An award-winning detective has been found guilty of drink-drinking after downing vodka while travelling to the station where he worked – for a MISCONDUCT meeting.
Detective Constable Robert Hunt, 48, says he sank an almost half full plastic bottle of vodka in “two to three gulps” to give him some “Dutch courage” when he arrived at the station.
The detective had been summoned for a meeting with Detective Chief Inspector Jade Brice to discuss misconduct proceedings being brought against him on a separate matter.
Mr Hunt – who won South Yorkshire Police Detective of the Year Award in 2016 – looking ‘glazed’ during the 20-minute meeting, a court heard.
DCI Brice also told a hearing that she detected the smell of alcohol in the room during the meeting at Rossington Police Station in Doncaster, South Yorks.
Mr Hunt was arrested on suspicion of driving with excess alcohol and was asked to take a breath test where he tested positive.
During a second test at Doncaster Police Station, he was found to have 50 microgrammes of alcohol per 100 millilitres of breath – the legal limit is 35 microgrammes.
Following the breath test, Hunt, who has worked for the police for almost 25 years, was remanded into custody at Doncaster Police Station.
He was hauled before Doncaster Magistrates’ where he was found guilty of driving with excess alcohol last week.
The lead magistrate told him they had reached this decision because they found it ‘difficult to believe’ he would have been able to consume the volume of alcohol he specified at the speed he said.
Following the trial, a spokesman for South Yorkshire Police confirmed Hunt has been suspended from duties, pending the outcome of an internal disciplinary hearing.
Prosecuting, Richard Davies told the court that Hunt’s offending came to light when DCI Brice detected a smell of alcohol in the room during the meeting.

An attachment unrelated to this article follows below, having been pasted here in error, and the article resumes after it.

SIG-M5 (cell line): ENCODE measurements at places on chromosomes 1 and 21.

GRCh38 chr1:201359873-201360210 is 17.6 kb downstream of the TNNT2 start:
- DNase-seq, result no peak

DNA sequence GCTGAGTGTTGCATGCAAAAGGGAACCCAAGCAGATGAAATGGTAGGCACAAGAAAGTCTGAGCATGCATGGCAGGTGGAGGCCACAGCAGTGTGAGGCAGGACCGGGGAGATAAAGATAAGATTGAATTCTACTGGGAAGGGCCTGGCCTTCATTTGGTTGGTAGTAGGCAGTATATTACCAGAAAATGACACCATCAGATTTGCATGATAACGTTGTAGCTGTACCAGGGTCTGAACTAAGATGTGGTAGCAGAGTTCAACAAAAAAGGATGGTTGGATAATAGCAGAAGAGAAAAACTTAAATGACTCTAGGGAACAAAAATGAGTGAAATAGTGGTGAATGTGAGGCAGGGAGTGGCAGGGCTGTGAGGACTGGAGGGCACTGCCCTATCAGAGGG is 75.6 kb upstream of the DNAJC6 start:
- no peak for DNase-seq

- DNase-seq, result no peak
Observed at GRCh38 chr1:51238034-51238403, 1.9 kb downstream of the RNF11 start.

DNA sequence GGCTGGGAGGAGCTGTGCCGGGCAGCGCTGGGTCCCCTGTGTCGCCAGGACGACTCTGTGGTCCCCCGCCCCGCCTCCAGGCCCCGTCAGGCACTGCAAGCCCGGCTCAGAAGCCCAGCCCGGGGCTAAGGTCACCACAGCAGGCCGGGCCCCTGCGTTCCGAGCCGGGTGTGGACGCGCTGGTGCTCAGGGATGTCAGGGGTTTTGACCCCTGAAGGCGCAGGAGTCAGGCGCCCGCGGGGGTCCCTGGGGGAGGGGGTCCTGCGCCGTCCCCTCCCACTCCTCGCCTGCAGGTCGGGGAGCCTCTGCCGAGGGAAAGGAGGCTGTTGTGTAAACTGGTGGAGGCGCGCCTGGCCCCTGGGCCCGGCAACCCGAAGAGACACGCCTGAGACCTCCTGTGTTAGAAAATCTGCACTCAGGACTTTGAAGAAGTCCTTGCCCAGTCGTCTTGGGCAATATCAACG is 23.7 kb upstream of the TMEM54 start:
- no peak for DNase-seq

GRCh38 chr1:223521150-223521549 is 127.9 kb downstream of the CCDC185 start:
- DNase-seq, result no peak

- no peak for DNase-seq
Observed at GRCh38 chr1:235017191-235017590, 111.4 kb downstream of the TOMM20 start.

Hunt brought his ‘acquaintance,’ West Yorkshire Police Inspector David Westwood, to the meeting with him in his capacity as a representative for the Police Federation.
Mr Davies said: “Detective Brice believed she could detect intoxicants and said: ‘Which one of you has been drinking?'”
Insp Westwood told DCI Brice he had drunk a shandy earlier that day.
Hunt provided a prepared statement in which he said he had consumed alcohol in his car after arriving at, but before entering, the police station.
Hunt said he consumed the alcohol after Insp Westwood had exited the vehicle and gone to the boot to pick up, and look through, his notes.
Hunt said he threw the bottle ‘over his shoulder’ into the back of his car after finishing all of the vodka.
Hunt was disqualified from driving for 12 months and was ordered to pay a fine of £738, costs of £620 and a victim surcharge of £73.
Hunt’s solicitor, Gwyn Lewis, lodged an appeal against the magistrates’ findings at the conclusion of the trial, which was accepted.
The magistrates agreed that Hunt’s driving ban would be on hold until the conclusion of his appeal, which is due to be heard at Sheffield Crown Court at a date yet to be fixed.
Following the trial, Head of Professional Standards for South Yorkshire Police, Detective Superintendent Dave Barraclough said: “DC Hunt’s behaviour falls well below the high standards expected of our officers and he will be considered for internal disciplinary action.”